In 2018, the global telemedicine market was valued at more than $38 billion, and by 2025, that number is projected to skyrocket, possibly exceeding $130.5 billion.

According to a new report, this growth is powered by a few factors, most notably the growing need to access medical care matched with the introduction of technologies that make it possible for physicians to conduct clinical work remotely.

This comes as no surprise to those watching the space. Telemedicine helps to remove geographic boundaries while offering a convenient way for patients and physicians to connect virtually and in real time. Patients are adopting the technology. This is leading to a boom.

According to Doximity’s July 2019 report, "2019 Telemedicine and Locum Tenens Opportunities Study," the American Medical Association’s most recent national physician survey found that 15% of physicians have used telemedicine in clinical settings, such as diagnosing or treating patients.

This means health systems must now begin preparing for the coming tide of business that must be staffed and resourced to properly manage the telehealth channels. However, without support from policymakers, physicians are not making the move to telemedicine.

From 2015 through 2018, Doximity found that the number of physicians who self-reported telemedicine as a skill doubled and continues to increase by about 20% per year. "This correlates with significant growth in telemedicine patient visits, which increased annually by 261 percent between 2015 and 2017," according to a study published in JAMA.

Regarding employment opportunities, female physicians were 10% more interested in telemedicine job opportunities, relative to their male counterparts.

When looking at age, physicians across all age groups shared nearly equal interest in telemedicine.

While telehealth has risen in popularity, the Doximity report pointed to a rise in interest in locum tenens work, which is a temporary physician employment opportunity that is considered part-time. Both locum tenens work and telemedicine provide patients with increased access to care across the country.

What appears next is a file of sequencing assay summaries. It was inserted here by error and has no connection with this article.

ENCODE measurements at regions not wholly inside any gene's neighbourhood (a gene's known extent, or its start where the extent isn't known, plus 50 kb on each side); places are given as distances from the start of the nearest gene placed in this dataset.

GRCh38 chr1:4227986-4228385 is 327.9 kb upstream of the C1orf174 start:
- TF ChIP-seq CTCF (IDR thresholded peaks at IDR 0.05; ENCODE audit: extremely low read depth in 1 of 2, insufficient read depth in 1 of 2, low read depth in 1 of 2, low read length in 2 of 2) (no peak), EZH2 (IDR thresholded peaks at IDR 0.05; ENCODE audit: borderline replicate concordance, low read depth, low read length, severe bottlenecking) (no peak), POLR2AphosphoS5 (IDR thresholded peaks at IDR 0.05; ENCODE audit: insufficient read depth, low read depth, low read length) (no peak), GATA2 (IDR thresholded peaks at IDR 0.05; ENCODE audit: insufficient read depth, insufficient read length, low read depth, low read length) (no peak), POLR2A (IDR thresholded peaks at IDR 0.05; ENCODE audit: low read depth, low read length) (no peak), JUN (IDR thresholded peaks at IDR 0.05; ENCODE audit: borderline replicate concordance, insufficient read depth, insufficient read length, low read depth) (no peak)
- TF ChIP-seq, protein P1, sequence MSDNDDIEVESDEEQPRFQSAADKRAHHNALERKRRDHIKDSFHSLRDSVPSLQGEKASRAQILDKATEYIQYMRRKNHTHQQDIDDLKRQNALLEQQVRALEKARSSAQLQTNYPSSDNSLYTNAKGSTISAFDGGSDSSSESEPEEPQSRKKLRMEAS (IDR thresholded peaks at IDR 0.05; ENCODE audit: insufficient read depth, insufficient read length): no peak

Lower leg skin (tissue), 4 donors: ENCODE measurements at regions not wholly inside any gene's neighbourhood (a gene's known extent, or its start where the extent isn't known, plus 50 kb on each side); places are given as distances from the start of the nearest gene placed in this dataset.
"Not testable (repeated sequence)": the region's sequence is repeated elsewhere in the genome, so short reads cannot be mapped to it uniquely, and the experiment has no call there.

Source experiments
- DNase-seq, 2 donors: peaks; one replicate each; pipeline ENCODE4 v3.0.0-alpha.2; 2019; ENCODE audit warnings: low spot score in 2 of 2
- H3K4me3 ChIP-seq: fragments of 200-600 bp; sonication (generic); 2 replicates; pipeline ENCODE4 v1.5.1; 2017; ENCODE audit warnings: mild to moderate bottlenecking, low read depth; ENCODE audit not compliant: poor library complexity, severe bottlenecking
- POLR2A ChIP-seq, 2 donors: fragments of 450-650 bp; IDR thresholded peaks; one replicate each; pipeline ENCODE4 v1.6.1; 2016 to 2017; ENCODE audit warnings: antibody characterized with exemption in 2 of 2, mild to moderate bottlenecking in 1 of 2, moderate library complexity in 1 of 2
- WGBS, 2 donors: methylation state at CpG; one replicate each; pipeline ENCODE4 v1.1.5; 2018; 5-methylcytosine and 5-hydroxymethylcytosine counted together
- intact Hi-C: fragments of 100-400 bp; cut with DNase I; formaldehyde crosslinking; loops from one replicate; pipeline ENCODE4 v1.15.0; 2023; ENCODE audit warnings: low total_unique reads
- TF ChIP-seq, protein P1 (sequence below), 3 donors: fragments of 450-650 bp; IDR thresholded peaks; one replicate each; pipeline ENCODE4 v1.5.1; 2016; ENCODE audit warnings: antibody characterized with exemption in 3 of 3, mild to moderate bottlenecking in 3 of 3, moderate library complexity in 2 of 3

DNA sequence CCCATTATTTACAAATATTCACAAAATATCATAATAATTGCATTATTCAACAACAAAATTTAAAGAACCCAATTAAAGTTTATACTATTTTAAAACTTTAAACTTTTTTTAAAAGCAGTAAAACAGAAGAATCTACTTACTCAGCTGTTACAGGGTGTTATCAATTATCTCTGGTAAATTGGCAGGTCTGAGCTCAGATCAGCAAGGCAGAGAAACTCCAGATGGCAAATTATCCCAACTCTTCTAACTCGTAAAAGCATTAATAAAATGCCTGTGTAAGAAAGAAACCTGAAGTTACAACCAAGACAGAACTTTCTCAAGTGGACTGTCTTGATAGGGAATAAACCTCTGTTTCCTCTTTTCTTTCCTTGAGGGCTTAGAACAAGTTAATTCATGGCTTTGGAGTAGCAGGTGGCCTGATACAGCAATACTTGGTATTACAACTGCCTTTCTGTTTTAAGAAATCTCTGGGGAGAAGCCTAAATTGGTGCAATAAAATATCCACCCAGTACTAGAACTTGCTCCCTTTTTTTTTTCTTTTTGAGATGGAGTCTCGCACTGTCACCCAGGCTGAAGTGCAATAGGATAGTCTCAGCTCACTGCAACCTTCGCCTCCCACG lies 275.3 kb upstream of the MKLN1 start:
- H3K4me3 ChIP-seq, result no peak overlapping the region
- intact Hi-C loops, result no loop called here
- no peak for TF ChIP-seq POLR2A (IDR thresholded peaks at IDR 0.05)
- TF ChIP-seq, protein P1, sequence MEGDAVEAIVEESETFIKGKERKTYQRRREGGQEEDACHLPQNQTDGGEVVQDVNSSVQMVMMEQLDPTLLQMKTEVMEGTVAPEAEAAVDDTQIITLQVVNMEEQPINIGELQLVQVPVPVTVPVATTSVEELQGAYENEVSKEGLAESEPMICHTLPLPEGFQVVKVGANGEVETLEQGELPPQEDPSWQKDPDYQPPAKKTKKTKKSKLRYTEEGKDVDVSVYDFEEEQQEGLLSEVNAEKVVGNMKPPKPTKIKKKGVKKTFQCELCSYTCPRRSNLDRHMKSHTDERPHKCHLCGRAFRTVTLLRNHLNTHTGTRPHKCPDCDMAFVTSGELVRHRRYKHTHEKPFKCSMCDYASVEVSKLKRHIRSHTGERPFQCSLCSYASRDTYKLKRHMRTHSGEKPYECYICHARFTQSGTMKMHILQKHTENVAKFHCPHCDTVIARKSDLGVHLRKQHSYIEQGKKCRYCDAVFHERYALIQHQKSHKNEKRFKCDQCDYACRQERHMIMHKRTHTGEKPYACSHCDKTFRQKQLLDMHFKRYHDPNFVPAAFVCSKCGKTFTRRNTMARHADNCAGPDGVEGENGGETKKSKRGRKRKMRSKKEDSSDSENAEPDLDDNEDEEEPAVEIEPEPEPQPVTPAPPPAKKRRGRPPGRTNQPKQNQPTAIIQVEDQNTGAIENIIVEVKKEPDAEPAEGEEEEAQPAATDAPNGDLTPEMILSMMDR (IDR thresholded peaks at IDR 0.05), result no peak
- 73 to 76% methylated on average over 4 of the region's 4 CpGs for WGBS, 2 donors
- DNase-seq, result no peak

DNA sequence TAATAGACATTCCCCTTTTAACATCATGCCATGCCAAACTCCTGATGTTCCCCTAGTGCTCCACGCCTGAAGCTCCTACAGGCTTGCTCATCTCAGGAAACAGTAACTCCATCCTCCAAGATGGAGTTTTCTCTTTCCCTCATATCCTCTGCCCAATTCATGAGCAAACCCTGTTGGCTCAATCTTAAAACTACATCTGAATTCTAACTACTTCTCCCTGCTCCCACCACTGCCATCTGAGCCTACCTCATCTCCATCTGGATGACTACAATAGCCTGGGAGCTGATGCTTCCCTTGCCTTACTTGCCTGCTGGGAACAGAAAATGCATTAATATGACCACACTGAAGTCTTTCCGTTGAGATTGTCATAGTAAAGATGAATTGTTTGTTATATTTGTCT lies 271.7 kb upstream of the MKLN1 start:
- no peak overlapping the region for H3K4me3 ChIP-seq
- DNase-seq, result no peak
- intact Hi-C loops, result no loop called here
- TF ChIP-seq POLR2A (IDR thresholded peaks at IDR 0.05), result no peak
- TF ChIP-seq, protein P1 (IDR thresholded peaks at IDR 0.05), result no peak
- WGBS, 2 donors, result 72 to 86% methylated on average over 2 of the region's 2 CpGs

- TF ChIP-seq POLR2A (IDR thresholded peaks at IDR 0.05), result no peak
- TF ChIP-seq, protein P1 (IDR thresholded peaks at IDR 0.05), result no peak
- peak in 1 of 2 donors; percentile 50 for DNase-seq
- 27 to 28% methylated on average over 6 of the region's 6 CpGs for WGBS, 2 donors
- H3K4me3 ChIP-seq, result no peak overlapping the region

"Despite a recent American Well survey that found younger physicians were more willing to use telemedicine, Doximity’s study showed that actual engagement with job postings remained consistent across all age groups. Older physicians seeking jobs were just as interested, with 23.5 percent of physicians between the ages of 50 and 60 years old engaging with telemedicine opportunities," the study’s authors noted.

Additionally, nearly three-quarters of the physicians engaging with telemedicine positions are full-time in private practice or provider organizations.

Doximity ranked the top U.S. metros that had the highest number of physicians expressing interest in telemedicine with the findings demonstrating that physicians who currently reside in highly populated metro areas are engaging the most with telemedicine job opportunities.

Like telemedicine, the study observed little variation in engagement with temporary positions among the different age groups. However, men are more likely to pursue opportunities in locum tenens opportunities.

The study found that a significantly smaller percentage of women were interested in engaging with temporary positions. Men made up 73.6% of candidates, while only 26.4% were female candidates. 64% of all U.S. physicians are male, while 36% are female.

When examining the current residence of physicians interested in temporary positions, the findings echoed the telemedicine rankings, where major metro areas with a high cost of living and highly centralized medical hubs topped the list.

"In rural areas, where doctor shortages are an increasing issue, or access to certain specialists may be extremely challenging, telemedicine can help patients connect with providers that were previously much more difficult to access," the study’s authors noted.

"It’s encouraging to note that physicians across specialties, age groups and geographic regions are drawn to telemedicine. Physicians’ increasing interest in telemedicine, and temporary positions, will help more patients get access to care."